DAILY DOSE OF ART

As prescribed by Paulina Constancia

Incan-Grecian QUiNOA

FYI: I have decided to make Sunday the day I share some culinary creations with you.  So, clear up the kitchen counter and we’re gonna get cookin’. And remember when you finish making this dish – you have to share it with someone you love. 

Make your Sunday a truly Eat-Pray-Love Day!

Incan-Grecian QUINOA
The grain :Incan in origin
The recipe: Grecian- inspired
a colourful and healthy dish
to enjoy with family and friends
Introducing Quinoa

(Source: The World’s Healthiest Foods)

 
“Quinoa – a recently rediscovered ancient “grain” native to South America, quinoa was once called “the gold of the Incas,” who recognized its value in increasing the stamina of their warriors. Not only is quinoa high in protein, but the protein it supplies is complete protein, meaning that it includes all nine essential amino acids. Not only is quinoa’s amino acid profile well balanced, making it a good choice for vegans concerned about adequate protein intake, but quinoa is especially well-endowed with the amino acid lysine, which is essential for tissue growth and repair. In addition to protein, quinoa features a host of other health-building nutrients. Because quinoa is a very good source of manganese as well as a good source of magnesium, folate, and phosphorus, this “grain” may be especially valuable for persons with migraine headaches, diabetes and atherosclerosis.
Although not a common item in most kitchens today, quinoa is an amino acid-rich (protein) seed that has a fluffy, creamy, slightly crunchy texture and a somewhat nutty flavor when cooked. Quinoa is available in your local health food stores throughout the year.”
 
Quinoa:History & Culture (Source: Wikipedia)
“The Incas, who held the crop to be sacred, referred to quinoa as chisaya mama or ‘mother of all grains’, and it was the Inca emperor who would traditionally sow the first seeds of the season using ‘golden implements’. During the European conquest of South America, the Spanish colonists scorned quinoa as ‘food for Indians’, and even actively suppressed its cultivation, due to its status within indigenous non-Christian ceremonies. In fact, the conquistadores forbade quinoa cultivation for a time and the Incas were forced to grow wheat instead.”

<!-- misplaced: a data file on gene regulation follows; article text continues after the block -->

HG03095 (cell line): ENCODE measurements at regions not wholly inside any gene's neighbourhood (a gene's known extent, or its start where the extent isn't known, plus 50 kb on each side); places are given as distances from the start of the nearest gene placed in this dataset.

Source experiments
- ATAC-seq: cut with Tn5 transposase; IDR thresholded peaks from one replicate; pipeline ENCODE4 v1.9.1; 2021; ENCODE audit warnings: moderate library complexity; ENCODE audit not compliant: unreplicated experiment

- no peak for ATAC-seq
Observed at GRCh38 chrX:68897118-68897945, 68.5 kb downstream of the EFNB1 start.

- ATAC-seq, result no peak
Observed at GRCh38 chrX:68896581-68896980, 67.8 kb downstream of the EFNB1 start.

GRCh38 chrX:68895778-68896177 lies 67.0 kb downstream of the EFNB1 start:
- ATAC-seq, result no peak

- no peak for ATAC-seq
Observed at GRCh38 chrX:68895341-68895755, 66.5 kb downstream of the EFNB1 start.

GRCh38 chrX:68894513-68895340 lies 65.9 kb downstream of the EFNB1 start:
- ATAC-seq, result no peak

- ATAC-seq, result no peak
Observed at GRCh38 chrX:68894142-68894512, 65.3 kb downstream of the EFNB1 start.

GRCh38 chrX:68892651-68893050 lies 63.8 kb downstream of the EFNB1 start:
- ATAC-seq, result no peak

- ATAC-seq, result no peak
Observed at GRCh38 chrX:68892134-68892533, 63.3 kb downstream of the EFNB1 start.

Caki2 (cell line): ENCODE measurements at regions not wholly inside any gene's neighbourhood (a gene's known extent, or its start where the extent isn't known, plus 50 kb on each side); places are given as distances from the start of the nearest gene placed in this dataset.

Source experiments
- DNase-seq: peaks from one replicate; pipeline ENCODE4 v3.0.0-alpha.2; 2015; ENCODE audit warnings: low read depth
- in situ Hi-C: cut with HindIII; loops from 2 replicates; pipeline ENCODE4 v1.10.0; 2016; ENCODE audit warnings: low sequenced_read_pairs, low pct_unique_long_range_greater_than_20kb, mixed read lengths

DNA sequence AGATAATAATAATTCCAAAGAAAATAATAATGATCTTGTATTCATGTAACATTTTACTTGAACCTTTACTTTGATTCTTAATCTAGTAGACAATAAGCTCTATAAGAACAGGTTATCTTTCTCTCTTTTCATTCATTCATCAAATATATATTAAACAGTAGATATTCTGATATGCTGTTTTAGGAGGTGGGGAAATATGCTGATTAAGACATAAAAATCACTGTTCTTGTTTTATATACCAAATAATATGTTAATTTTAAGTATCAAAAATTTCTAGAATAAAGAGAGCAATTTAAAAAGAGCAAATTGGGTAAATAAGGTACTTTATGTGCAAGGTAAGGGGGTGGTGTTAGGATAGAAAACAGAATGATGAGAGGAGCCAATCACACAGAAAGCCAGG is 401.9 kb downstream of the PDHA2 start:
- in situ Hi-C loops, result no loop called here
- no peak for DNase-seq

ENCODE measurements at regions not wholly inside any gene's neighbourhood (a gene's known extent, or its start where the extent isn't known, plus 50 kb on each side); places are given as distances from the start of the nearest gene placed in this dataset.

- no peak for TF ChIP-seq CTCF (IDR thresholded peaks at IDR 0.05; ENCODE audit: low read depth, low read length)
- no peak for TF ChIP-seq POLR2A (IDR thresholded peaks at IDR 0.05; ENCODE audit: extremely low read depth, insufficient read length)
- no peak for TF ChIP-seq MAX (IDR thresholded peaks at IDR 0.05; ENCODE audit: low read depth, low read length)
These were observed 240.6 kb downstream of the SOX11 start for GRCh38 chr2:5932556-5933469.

You’ll Need:
quinoa
dried cranberries or raisins
long beans (chopped 1″ long)
corn
cherry tomatoes
feta cheese
olive oil
salt & pepper to taste
fresh parsley, finely chopped
Greek seasoning
lemon (1/2 to 1 lemon, accdg to preference)
optional: slivered almonds, pitted kalamata olives

Let’s Begin…
  1. Boil 2 cups of water in a pan. Add 1 cup of Quinoa and cover. Cook in medium heat for 20 mins.
  2. Check in 15 minutes, and stir quinoa. cover and cook for the remaining 5 minutes.
  3. When Quinoa is cooked, remove cover and  stir. Allow to cool for 5-10 minutes. Set aside.
  4. Meantime, prepare all your veggies, feta cheese, nuts, cranberries and parsley in a big salad bowl.
  5. Toss in cooked quinoa.
  6. Prepare the dressing in a small bowl.: 1-2 tablespoon of olive oil, 1/2 tsp each salt and pepper, lemon & Greek seasoning. Drizzle salad with the dressing.
  7. Chill or serve immediately. This salad can be enjoyed fresh from the pan or cold from the fridge. Best consumed within 3 days.
Delicious, nutritious Quinoa for you and your family to enjoy. Also great to take to a potluck.
 
Happy Healthy Eating!!!
 

2 comments on “Incan-Grecian QUiNOA

  1. judith
    March 4, 2012

    How nice if only we can get those ingredients in Cebu too…sigh!

  2. Paulina Constancia
    March 5, 2012

    You can always use couscous. BTW- this dish enjoys the company of some pita bread and hummus. And if you don't want to make hummus from scratch, you can always buy a box of instant hummus from Healthy Options (Ayala/SM). And for pita- you can buy some from Persian Palate/Mango Square. Thanks for following my posts, Jude!
    http://www.amazon.com/Casbah-Hummus-Garbanzo-6-Ounce-Boxes/dp/B000F0FZBE

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This entry was posted on March 4, 2012 by in Create, Explore and tagged , , .
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